I contacted my builder again and it was arranged that if I prepared the next stage while he was off, he would build my dividing wall to split the garden into two main levels.  At least this way I could claw back a little of the time lost.

          With permission granted to start digging again, I moved the pieces of broken patio slabs to a safer location and set about the rotten decking with a crowbar, uncovering a new multitude of sins.

          Oh boy ! 


          Oh boy was I glad I’d bought my sledgehammer.  My mission for the day was to take out some the rubble from under the decking and bring it down to the same level as the little wall at the front.  I had a sort of plan, the bigger chunks of rubble got moved to the pile building up behind the shed and the smaller chunks got hammered, the mountain of good soil got sifted into IKEA bags to be put safe ready for transferring to the flowerbeds, and the gravel mountain I’d built from taking up the old patio area came down into the decking pit to level things off.

          What a sight I must have made, stamping around in my green, yellow and orange wellies crushing the gravel as if it were grapes.

          Well, never one to pass up the chance of a jigsaw, I jiggled the pieces of broken paving this way and that to fit them onto my new patio.  They’re not yet level, I’m expecting the ground to drop slightly beneath them, no, I’m counting on the ground dropping beneath them because I need to add a thin layer of sand under the slabs to level them out.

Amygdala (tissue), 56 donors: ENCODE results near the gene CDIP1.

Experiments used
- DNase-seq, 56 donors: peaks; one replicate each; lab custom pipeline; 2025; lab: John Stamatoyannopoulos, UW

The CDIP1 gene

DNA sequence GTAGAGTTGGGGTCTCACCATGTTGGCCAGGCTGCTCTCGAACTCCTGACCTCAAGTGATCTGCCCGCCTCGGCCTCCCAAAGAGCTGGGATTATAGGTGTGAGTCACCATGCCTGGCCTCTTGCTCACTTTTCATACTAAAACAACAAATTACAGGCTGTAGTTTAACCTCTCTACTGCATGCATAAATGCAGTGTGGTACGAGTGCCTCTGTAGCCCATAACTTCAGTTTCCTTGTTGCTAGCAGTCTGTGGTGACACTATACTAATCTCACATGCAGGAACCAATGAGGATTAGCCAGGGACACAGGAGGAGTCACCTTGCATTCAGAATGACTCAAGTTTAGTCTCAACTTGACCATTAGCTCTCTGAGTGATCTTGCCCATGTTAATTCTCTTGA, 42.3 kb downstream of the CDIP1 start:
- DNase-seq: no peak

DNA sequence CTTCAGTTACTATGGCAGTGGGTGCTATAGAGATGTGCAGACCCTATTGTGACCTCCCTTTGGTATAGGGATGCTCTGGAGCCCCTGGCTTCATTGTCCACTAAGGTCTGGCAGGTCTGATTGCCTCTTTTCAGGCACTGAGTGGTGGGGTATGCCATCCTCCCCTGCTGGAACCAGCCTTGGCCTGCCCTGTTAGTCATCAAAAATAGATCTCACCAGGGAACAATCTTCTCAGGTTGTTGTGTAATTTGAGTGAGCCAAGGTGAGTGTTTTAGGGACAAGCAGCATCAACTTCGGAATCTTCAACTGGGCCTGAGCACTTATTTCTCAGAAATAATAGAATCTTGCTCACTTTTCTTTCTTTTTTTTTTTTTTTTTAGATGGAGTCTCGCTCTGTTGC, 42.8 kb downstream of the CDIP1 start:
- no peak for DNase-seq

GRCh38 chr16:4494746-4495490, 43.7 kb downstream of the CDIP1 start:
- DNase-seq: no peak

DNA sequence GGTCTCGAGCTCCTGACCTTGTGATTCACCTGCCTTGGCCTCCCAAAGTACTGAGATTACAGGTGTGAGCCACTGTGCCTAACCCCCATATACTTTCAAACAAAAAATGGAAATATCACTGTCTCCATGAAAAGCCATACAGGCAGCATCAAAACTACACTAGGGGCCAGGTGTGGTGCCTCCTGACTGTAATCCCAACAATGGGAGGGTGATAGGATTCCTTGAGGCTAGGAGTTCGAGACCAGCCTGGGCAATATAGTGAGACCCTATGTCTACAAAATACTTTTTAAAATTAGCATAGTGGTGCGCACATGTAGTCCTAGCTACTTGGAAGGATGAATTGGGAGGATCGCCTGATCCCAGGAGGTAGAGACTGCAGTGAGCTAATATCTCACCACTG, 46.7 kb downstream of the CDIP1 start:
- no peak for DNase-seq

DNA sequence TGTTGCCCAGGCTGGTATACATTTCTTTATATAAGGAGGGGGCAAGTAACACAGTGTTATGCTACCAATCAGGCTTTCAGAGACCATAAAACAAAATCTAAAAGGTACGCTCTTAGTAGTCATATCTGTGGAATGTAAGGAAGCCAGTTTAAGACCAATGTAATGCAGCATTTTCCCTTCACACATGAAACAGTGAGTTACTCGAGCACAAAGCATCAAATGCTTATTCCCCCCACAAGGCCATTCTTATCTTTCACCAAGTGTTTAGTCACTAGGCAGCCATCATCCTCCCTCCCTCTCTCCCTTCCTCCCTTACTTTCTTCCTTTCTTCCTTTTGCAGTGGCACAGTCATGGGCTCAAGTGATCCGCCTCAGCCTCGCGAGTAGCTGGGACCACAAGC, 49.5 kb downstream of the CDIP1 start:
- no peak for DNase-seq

I still have some more seiving to do to stop my mountain of soil falling into the trench the builder will have to dig before the foootings for the dividing wall can be laid, but I’m almost there… And it did feel good to finally be making the new garden instead of just breaking the old one. 


          More “Fixings and finishings” on the new house.

Deckchair small print


          Have you ever visited a beach and hired a deckchair?

           I’ve always said that one day I would have my own deckchair and live near enough to carry it to the beach with me. I am living near enough now, but haven’t got my own deckchair yet.

          Now that I’m here, what’s the rush, no hurry.


          Have you ever read as far as the small print on a deckchair hire sign ?

          Normally the detail is in the small print, and more often than not, the devil’s in the detail. Not this time however.

          The deckchairs on Weymouth prom are supplied, and hired out by, Weymouth and Portland Borough Council.  There is just a small charge of £2.20 for a whole day, but the wonderful thing, hidden in the small print, is that residents of Weymouth and Portland who are over 60 can apply for a pass to use them absolutely free.

          The sign says that concessionary passes can be claimed at the beach office. I’m not sure where that is, but I still have a few years to find it.

          More from before: Semi-retirement by the seaside in “Weymouth

Quiet spot

          On a sunny Bank Holiday Sunday in a busy seaside town full of tourists, I bought myself an ice cream and set off to find a quiet spot…


          I found one…


          … And as I lay back on the giant rock and closed my eyes, all I could hear was the lapping of the waves on the smaller rocks around me.


          More from before: Semi-retirement by the seaside in “Weymouth



          These are my new “Bowls” .

          What do they say about me?

          I guess you need to know a little bit about them to work that out. TAYLOR, that’s easily explained, it’s the brand name, but BLAZE?  That tells you a little bit more.